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Getting the Goods

Now that you have an account and can find your way around The Store, it's time to stop manhandling the merchandise and actually buy something. You'll be amazed by how easy (and addictive) this can be.

The Pick-and-pay Method

The pick-and-pay method is akin to going to a record store, picking up a CD, taking it to the counter, purchasing the disc, returning to thestore to pick another CD, purchasing it, going back to the store once again, and…well, you get the idea. You pay as you go. This is how The Store operates by default. Pick-and-pay works this way:

Pick your Poison (or Prince, P-Funk, or Procol Harum).

Using any of the methods I suggested earlier, locate a song or album that you desperately need to own.

Click the Buy Song or Buy Album button.

To purchase a song, click the Buy Song entry in the Price column that appears in iTunes' main window. To purchase an album, look in the first pane of the browser and then click the Buy Album button. The price of your purchase is listed next to each of these buttons. As I wrote earlier, songs are priced at around $1, and single albums go for around $10 on average.

At times, you can't download an entire album. Instead, The Store may list a partial album—one from which you can purchase only individual songs.

Enter your Apple ID or AOL screen name and password in the resulting window.

Should you not want to see this window in the future, check the Remember Password for Purchasing check box.

If you've forgotten your password, click the Forgot Password? button. When you do, you'll be taken to a secure page on Apple's Web site that offers you two options: have Apple email your password to you, or ask Apple to display the hint that you entered when you signed up for your account. This procedure works the same whether you're seeking the password for your Apple ID or AOL account.

Click the Buy button (Figure 4.22).

Figure 4.22. The Store allows you to cancel a purchase before you download a song, unless you disable this warning.

Just to make sure you weren't kidding around when you clicked the Buy button, a new window asks you to confirm your intention to make your purchase. Should you care to banish this window forevermore, check the Don't Warn Me About Buying (Songs/Albums) Again check box.

If you've decided not to purchase the song or album, click Cancel and go on with your life.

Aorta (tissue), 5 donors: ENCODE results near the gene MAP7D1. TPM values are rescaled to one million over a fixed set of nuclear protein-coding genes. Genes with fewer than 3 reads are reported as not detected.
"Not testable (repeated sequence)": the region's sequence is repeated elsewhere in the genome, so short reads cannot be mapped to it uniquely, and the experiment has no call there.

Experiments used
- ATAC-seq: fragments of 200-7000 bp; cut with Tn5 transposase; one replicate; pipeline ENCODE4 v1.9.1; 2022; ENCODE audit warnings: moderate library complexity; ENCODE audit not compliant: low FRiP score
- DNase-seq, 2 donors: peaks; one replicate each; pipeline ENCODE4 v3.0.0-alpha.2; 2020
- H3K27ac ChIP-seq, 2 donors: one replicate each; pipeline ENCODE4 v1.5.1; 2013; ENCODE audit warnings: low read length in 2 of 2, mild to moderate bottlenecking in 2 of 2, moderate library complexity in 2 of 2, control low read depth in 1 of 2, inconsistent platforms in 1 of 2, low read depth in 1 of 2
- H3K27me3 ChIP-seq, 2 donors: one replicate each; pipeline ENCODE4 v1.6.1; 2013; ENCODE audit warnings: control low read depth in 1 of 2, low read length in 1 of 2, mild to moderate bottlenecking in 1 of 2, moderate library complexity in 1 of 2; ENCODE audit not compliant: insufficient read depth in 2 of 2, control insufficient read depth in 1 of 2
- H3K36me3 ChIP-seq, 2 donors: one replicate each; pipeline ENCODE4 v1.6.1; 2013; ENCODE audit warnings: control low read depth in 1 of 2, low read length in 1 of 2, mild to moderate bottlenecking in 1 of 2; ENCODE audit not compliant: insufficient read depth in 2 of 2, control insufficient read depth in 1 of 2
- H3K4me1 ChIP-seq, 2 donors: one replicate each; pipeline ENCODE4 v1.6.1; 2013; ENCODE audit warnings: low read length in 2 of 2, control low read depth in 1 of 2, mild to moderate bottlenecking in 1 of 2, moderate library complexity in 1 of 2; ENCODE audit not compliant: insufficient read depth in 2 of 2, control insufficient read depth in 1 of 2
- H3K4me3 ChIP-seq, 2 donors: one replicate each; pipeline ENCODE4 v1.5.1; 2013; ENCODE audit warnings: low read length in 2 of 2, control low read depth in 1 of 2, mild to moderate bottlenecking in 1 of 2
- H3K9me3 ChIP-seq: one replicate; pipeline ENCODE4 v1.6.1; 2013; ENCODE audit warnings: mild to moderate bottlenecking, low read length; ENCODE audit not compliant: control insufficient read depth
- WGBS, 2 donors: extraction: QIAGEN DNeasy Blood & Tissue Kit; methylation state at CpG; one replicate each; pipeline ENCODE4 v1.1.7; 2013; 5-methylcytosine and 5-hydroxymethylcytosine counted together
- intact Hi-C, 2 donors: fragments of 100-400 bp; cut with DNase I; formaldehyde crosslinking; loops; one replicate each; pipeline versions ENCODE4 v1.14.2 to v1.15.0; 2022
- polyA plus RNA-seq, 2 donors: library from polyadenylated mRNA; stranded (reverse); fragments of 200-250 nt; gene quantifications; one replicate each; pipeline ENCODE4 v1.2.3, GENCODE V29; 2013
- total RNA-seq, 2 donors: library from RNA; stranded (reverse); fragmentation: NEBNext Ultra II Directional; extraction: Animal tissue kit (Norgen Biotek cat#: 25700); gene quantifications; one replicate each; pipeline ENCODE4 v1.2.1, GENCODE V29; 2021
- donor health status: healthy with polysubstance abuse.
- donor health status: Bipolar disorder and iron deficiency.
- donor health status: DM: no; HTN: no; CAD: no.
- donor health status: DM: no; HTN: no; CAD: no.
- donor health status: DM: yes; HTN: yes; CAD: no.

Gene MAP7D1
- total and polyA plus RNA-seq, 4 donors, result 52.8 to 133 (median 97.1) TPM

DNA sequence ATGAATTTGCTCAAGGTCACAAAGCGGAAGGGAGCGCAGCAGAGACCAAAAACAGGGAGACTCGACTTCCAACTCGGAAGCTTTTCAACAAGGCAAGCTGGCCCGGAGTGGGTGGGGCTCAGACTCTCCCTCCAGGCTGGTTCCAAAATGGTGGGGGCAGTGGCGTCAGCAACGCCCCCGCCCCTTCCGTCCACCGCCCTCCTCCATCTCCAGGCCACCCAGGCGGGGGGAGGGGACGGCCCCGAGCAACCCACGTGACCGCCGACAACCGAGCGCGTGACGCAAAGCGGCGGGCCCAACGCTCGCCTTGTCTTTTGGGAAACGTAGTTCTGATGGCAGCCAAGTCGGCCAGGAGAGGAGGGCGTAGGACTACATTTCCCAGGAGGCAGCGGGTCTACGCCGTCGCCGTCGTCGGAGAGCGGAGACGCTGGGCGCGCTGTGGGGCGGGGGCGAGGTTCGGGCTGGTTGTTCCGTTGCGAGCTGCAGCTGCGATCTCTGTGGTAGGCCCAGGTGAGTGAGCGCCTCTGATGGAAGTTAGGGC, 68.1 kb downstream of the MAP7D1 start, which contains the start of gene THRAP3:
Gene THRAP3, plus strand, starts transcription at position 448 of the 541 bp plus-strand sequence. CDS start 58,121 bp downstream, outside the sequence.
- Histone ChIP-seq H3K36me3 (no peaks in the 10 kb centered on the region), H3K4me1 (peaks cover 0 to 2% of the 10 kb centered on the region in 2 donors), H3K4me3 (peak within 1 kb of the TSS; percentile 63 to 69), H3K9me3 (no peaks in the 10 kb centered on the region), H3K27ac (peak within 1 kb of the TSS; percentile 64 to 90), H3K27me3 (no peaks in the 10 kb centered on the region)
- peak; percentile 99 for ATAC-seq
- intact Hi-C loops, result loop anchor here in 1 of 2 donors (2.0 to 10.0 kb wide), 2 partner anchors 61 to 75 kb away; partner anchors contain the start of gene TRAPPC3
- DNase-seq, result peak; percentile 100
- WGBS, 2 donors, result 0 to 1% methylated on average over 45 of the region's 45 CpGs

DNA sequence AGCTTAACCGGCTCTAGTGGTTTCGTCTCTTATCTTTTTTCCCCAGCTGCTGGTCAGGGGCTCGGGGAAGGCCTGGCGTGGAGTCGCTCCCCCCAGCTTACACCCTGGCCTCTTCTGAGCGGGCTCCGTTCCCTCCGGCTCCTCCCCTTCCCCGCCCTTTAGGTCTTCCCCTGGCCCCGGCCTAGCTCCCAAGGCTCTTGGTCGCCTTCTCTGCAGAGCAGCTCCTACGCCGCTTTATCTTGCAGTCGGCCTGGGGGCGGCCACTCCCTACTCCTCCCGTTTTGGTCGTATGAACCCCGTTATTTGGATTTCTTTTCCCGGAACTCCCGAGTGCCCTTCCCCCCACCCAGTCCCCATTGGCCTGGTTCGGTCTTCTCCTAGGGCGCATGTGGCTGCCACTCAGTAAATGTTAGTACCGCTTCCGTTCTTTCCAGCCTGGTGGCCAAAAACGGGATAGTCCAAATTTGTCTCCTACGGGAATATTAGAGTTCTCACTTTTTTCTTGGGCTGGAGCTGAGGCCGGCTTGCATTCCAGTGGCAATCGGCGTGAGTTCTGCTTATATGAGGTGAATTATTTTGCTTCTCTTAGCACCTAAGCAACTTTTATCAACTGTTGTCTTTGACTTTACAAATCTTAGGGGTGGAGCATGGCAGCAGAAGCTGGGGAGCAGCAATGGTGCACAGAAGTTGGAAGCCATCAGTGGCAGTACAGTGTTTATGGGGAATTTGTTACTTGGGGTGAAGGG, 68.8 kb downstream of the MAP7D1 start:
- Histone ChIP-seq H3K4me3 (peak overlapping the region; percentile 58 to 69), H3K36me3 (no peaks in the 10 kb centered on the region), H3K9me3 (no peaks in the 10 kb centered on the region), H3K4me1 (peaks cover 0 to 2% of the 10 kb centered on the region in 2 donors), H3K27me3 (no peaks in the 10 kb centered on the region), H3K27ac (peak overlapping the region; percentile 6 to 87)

Click the Buy button again.

The song or album you purchased begins downloading, and your credit card is charged for your purchase. As each song downloads, it appears in the Purchased Music playlist, accessible from iTunes' Source window. The progress of the download is displayed at the top of the iTunes window.

Altering Your Account

If you have an Apple ID and care to change your account or credit-card information, view an accounting of your online music purchases, or reset the warnings iTunes issues when you're about to purchase music, follow these steps:

Launch iTunes 4, and choose Music Store from the Source list.

Sign into The Store.

Click the Account button in the top-right corner of the iTunes window (the clear button that contains your Apple ID or AOL screen name).

Enter your password in the resulting window.

Click the View Account button.

In the Apple Account Information window that appears, you'll see a series of buttons: Edit Account Info (this button does not appear if you're using an AOL account), Edit Credit Card, Purchase History, Manage iMixes (this button doesn't appear if you haven't created an iMix), Gift Certificates, Setup Allowance, and Reset Warnings (Figure 4.23). For the most part, these buttons are self-explanatory. (I detail iMixes, gift certificates, and allowances earlier in this chapter.)

Figure 4.23. You can edit your account information and view your purchase history in this window, as well as access Gift Certificate and Allowances options.

If you find that you're a little too enamored of shopping at The Store, it's not a bad idea to click the Purchase History button every so often. In the Purchase History window, you'll see the details of your last purchase, along with an overview of earlier purchases—though no total for all your purchases (which, given the condition of your heart and/or your pocket book, may be a good thing).

The Shopping-cart Method